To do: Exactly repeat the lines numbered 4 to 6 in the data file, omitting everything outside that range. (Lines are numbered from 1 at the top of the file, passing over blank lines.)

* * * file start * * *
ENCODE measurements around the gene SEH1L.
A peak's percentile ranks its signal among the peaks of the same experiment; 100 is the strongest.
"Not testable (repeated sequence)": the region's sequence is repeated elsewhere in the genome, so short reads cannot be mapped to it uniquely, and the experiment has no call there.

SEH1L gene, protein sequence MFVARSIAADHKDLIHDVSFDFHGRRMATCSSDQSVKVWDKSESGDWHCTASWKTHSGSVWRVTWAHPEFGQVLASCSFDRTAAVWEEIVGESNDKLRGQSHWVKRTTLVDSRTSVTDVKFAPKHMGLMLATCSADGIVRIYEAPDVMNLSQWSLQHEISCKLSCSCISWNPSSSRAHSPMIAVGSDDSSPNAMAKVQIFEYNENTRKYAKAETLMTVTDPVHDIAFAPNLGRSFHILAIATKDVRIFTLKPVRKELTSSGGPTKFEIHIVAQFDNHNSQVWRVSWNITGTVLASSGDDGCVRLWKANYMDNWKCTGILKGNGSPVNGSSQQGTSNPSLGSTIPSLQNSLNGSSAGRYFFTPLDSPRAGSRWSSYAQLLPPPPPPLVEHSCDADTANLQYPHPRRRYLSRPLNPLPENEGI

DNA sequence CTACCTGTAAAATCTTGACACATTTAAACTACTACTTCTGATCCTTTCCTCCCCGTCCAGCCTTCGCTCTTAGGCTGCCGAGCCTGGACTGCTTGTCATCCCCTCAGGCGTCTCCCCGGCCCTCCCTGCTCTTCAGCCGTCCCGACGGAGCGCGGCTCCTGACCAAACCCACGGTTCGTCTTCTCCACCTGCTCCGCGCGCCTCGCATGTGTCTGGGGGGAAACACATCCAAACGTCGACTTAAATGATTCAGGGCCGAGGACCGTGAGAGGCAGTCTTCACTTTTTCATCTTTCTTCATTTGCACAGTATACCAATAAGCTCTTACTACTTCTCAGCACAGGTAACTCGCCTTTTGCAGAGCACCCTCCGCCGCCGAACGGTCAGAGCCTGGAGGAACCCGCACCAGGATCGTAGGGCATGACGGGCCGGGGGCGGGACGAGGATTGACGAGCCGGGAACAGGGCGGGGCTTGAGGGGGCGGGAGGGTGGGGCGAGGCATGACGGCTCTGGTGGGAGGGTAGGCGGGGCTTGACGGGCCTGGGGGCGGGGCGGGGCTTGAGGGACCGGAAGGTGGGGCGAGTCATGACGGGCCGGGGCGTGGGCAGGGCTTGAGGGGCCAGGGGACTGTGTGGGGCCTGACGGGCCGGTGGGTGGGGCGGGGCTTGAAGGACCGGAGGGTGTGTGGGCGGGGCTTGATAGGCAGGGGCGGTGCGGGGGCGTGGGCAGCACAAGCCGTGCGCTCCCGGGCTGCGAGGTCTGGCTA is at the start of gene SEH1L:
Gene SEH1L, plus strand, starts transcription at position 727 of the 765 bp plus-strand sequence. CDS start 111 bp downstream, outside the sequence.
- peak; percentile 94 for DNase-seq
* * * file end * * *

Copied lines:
SEH1L gene, protein sequence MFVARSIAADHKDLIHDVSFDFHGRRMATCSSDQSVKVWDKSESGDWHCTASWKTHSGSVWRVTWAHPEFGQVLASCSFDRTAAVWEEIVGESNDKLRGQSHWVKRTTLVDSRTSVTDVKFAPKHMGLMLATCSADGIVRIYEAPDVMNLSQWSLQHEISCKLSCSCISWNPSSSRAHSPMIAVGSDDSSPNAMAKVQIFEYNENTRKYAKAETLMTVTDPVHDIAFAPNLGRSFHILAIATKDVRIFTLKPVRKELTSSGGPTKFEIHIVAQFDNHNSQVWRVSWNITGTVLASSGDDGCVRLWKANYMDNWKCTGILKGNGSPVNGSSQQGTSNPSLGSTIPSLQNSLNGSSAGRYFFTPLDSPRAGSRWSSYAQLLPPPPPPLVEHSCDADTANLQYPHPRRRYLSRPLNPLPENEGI

DNA sequence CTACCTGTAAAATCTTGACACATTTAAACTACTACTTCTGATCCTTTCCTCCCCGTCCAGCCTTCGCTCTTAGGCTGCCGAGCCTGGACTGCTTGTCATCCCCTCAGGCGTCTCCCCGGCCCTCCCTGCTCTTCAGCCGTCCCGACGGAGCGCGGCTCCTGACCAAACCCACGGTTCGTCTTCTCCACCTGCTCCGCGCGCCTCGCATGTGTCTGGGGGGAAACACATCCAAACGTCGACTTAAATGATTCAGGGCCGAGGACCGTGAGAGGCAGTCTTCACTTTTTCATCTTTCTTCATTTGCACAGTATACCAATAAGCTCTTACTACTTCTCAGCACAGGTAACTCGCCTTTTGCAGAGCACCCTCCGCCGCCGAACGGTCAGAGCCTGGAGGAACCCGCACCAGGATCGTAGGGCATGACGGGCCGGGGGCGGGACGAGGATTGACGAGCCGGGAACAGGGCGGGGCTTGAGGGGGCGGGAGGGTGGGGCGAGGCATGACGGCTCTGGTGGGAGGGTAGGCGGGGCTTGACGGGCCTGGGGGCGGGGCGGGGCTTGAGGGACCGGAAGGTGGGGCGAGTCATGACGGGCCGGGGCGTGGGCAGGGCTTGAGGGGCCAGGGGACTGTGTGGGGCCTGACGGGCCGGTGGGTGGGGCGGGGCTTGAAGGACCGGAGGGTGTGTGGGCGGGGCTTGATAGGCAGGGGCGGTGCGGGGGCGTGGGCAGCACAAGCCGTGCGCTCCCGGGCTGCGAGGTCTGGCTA is at the start of gene SEH1L:
Gene SEH1L, plus strand, starts transcription at position 727 of the 765 bp plus-strand sequence. CDS start 111 bp downstream, outside the sequence.